I am writing this from Britain, which I dearly love and once lived in during a far less vexing period. The place is more like Israel and America these days: People arguing all the time; a sense of self-inflicted disaster in the air.
Politics in Israel have been toxic for about 40 years, since its founders were defenestrated in an electoral upheaval that not even Entebbe could prevent. The cultural war that event reflected and amplified remains with us to this day. Indeed, the antipathy between Israel’s “elites” and the masses presaged what is happening all over the democratic world today. There’s a reason: The world is now too complicated and unstable for democracy to thrive. For Israel, alas, it was always this way.
Politics in America have been toxic for about a quarter century, since upstart oddball Ross Perot pinched a third of the conservative vote from the late George HW Bush, handing the 1992 election to Bill Clinton. The Republicans struggled with the outrage, sought redemption in another Bush, and have seemed a little unhinged ever since.
Both countries have serious issues at stake. Relations with the Palestinians and the role of religion in Israel; gun control, race relations and abortion in America. But the discourse is in a vile and darker place. In both countries a central core on one side thinks the other side are fools, and is in turn reviled as immoral, snooty and detached. The sides can no longer agree on facts and increasingly can’t be friends. Hatred flows from this, and liberal democracy looks bad. So it goes in America and Israel, with their embittered, huddled masses, yearning to breathe unfree.
All this bad karma I have never much enjoyed, having lived in both these places. And so I was very pleased indeed to have the glorious opportunity of enjoying most of this century’s first decade in the United Kingdom of Great Britain and Northern Ireland. I loved everything about it, from the quaint inefficiency of bartenders (they will not serve customers in parallel, or with anything resembling speed) to the brilliance of the culture. I loved even the ungainly name of the place, revealing shades of strange complexities.
Britain was stratified to a fault, but somehow quite content. Cockneys did not generally want to be Lords. Wealthy professionals called themselves “middle class.” Faded gentry, often impoverished, are afforded everlasting respect. The working class had little houses with strangely creaking stairs. The Tories and the Labourites were no friends, to be sure, but it was only politics after all. People cared more about their pints. They carried on in sporting fashion, through ups and downs of the day.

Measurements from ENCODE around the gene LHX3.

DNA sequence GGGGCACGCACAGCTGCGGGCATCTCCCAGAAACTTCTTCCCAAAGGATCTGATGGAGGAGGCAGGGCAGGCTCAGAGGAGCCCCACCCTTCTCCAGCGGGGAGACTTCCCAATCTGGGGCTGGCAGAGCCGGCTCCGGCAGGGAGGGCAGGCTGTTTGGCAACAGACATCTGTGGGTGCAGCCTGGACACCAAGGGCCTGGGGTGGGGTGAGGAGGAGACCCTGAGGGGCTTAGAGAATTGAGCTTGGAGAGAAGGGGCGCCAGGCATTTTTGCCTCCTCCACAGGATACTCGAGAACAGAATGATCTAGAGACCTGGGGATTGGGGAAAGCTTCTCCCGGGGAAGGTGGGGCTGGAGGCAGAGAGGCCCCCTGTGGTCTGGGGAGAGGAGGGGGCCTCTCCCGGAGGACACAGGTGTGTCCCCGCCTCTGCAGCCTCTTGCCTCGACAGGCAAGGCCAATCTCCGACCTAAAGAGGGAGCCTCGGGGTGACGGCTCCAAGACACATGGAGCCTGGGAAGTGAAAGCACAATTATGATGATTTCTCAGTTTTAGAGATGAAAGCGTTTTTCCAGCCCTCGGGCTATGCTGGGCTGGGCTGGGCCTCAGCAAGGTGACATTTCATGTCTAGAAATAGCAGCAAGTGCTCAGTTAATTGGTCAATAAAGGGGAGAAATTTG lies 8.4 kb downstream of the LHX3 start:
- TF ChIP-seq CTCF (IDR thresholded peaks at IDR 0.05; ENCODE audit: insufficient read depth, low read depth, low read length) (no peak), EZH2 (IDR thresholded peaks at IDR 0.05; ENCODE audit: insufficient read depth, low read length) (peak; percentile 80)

This is mostly now a thing of the past, and whoever is well pleased can thank David Cameron. Well-bred but clueless, he is the improvident provider of proof positive that polish is an overrated thing. Cameron’s 2016 referendum misfired so badly that about 52% of voters elected, against his own fervent wishes, to leave the European Union, driving him to speedily and sportingly resign.
The EU is not making it easy, which should hardly come as a surprise: Britain is not being allowed to have its cake (free trade) and eat it too (no free movement of people) because the EU does not want to encourage other countries to pull the same move. A crossroads lies ahead: next week, probably, parliament may well reject the deal Theresa May has managed to come up with because the “Leavers” don’t like its compromises and the opposition must oppose. What happens then may not be pretty at all. The Bank of England last week warned of dire economic decline, especially if Britain “crashes out” without a deal that would avoid huge friction on trade. That scenario, if parliament kills the deal, looks plausible.
Now people can hardly talk about anything else, and many Remainers are no longer even pretending not to consider that the Leavers are dolts. And that’s not just arrogance: the Leave campaign was heavily reliant on what might charitably be called an economy with the facts. Among these was the claim that Brexit would free up vast sums for the National Health Service — bureaucratic and beleaguered, but much beloved nonetheless.